NEW YORK MEETS NOTRE DAME
The Violet tackles Notre Dame at the Garden tomorrow night in a court specialty that will prove exciting, fast and thrilling.
The Notre Damers are a strong team despite the fact that their six-foot center, Eddie Krause, is no longer with them, having gone the way of graduation. Most of the boys on this year’s N. D. squad are huskies and play the mid-west brand of ballâ€”that of a body-checking, and contact game. The East specializes in fast, shifty and non-contact play. It’s our guess that the Violet will fly high tomorrow night.
92ND STREET ‘Y’ PLAYS SUNDAY NIGHTS
The arch rivals of Jewish Community Center basketball circles will clash for the second time this season when the Bronx Y. M. H. A. journeys to Yorkville to meet the Ninety-second street “Y” Sunday night.
In their previous meeting, which took place on the Bronx court December 2, the uptown quintet outplayed their rivals to the tune of 36-21. The trimming has served only to put the mid-towners in a mood for a fast, hard battle and a complete revenge.
Ten players, all of whom were outstanding with their high schools here, are expected to see action for Ninety-second street. Spike Spunberg and Nat Holman, coach and brain trust respectively, have been pointing the boys for this game for several weeks.
THE MINNESOTA BASKETBALL TEAM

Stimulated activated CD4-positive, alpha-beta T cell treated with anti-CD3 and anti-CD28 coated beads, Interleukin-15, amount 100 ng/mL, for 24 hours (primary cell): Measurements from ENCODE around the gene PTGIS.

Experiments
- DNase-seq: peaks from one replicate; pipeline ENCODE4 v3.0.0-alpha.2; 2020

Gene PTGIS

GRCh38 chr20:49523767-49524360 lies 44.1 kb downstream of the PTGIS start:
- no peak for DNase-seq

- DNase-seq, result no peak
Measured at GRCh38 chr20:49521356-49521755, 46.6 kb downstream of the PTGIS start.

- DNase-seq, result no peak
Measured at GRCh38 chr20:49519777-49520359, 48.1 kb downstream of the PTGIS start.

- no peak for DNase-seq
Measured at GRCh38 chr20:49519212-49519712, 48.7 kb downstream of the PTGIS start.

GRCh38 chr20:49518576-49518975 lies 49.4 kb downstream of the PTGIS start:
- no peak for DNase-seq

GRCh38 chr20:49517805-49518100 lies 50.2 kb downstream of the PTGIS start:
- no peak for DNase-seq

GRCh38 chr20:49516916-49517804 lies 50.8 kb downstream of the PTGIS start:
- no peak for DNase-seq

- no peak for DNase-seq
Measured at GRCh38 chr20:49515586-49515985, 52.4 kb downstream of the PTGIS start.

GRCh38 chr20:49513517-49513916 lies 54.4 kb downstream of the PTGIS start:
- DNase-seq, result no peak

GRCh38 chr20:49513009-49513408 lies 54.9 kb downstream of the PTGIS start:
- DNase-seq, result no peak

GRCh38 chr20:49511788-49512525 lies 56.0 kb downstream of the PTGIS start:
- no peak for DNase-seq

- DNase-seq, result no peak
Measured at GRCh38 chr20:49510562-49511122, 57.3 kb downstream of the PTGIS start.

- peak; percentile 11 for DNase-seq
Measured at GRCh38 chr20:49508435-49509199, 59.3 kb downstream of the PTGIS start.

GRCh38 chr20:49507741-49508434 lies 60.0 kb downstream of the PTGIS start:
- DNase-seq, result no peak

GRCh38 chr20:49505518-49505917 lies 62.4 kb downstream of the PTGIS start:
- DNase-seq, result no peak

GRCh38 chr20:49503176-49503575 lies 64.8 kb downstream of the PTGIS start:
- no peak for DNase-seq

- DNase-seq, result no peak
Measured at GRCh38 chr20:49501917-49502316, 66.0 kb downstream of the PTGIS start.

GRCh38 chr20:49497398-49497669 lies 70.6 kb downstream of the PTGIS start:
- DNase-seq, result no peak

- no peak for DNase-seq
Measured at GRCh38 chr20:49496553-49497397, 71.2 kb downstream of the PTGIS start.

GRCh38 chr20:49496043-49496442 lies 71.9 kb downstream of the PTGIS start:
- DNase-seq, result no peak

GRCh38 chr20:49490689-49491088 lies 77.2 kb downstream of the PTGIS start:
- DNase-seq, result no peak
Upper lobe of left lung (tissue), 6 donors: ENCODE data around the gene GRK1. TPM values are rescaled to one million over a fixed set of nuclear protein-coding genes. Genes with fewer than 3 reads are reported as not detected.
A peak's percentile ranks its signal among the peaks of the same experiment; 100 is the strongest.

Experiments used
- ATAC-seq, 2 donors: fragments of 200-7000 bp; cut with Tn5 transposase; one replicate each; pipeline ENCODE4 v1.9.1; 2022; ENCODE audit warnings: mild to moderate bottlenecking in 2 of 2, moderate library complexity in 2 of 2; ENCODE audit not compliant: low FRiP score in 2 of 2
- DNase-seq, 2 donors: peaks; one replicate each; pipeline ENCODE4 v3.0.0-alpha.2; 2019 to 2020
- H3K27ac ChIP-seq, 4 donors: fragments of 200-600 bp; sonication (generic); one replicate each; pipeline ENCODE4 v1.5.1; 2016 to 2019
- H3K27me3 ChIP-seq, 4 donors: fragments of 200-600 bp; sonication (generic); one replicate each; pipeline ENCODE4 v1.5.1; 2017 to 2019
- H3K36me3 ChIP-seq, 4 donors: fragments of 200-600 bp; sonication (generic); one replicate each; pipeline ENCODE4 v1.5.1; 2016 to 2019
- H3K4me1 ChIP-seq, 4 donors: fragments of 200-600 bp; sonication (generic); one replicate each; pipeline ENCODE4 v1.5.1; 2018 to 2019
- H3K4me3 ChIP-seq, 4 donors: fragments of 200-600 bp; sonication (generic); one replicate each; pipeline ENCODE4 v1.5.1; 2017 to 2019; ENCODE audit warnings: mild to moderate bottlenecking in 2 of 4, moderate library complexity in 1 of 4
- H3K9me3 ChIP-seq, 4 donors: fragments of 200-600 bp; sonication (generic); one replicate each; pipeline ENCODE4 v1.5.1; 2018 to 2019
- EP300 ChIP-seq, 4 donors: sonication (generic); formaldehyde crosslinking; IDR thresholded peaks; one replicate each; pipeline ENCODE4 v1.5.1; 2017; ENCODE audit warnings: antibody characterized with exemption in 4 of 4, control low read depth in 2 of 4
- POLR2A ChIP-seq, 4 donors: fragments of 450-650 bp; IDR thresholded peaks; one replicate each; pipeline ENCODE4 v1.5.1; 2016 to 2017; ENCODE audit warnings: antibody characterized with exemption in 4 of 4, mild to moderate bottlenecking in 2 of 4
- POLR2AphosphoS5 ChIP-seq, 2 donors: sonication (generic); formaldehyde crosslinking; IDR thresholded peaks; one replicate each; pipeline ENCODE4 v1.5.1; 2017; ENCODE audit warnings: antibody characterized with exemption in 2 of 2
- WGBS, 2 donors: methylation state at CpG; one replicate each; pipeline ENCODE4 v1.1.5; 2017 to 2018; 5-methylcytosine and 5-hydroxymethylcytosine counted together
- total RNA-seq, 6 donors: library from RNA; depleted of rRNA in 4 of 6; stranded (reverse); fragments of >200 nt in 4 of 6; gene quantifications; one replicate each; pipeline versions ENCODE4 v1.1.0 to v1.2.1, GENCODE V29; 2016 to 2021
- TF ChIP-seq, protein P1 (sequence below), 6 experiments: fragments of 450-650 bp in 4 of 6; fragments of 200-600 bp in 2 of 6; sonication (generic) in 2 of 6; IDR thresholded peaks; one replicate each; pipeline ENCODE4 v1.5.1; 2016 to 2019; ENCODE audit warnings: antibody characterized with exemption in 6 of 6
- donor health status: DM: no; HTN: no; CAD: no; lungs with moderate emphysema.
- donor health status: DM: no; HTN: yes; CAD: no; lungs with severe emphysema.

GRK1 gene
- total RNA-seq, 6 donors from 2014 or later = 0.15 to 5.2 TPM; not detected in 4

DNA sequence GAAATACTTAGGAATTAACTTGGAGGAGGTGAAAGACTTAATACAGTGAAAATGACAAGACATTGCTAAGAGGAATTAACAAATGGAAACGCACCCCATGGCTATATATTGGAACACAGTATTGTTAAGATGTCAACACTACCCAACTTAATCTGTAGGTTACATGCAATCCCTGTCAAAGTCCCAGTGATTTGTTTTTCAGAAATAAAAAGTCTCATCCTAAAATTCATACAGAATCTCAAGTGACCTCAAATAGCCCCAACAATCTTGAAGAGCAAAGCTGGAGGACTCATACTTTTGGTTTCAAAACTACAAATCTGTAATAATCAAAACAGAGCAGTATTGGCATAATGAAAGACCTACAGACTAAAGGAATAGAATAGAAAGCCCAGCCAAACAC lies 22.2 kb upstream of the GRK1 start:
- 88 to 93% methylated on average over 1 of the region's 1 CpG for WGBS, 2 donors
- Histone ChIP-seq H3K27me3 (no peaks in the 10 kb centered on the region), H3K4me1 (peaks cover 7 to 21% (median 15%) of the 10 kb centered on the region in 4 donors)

Bernie Bierman’s sturdy Minnesota juggernaut had but one Jewish lad on its sensational football team. He was Bill Freimuth, the 240-pound behemoth who was an immovable obstacle whenever he was sent in at the tackle post.
Now news comes to us that Minnesota has an equally outstanding Jewish athlete on its quintet. He is Eddie Stelzer, a guard, who hails from the Bronx. Eddie was a crack basketeer some years ago and was selected on the all-scholastic team three years in succession.
Jack Weinberg of the American Jewish World in Minneapolis says, “Off to a fair start in the Gopher’s first game, Eddie fell down miserably in the second game against St. Thomas. Court fans thought him another flash in the pan. Against North North Dakota State he was the whole show. He gave an exhibition of ball handling, feeding and shooting that was superb.”
“Also,” he continues, “Mickey Kupperberg, Eddie’s pal from New York, will become eligible for varsity next month. Mickey is another all-city man from Monroe.”
Mickey is the brother of Mike Kupperberg, the lad who led the 1933 City College football team and who was an all-metropolitan guard at Morris High School, the Bronx.
Mike has been raving about Mickey for the last four years. Now it seems the mid-west will do a little cheering.
SPORT CALENDAR ICE HOCKEY AT COLISEUM
A crack sextet from Dartmouth in New York for the week faces off against the St. Nicholas puck chasers tonight at the Coliseum. Both teams should burn up the ice in a fast game. Both sextets are powerful, flashy and the cream of the amateur crop.
The usual custom of free ice-skating for the hockey fans after the game which has proved so successful in the past three weeks is still continued.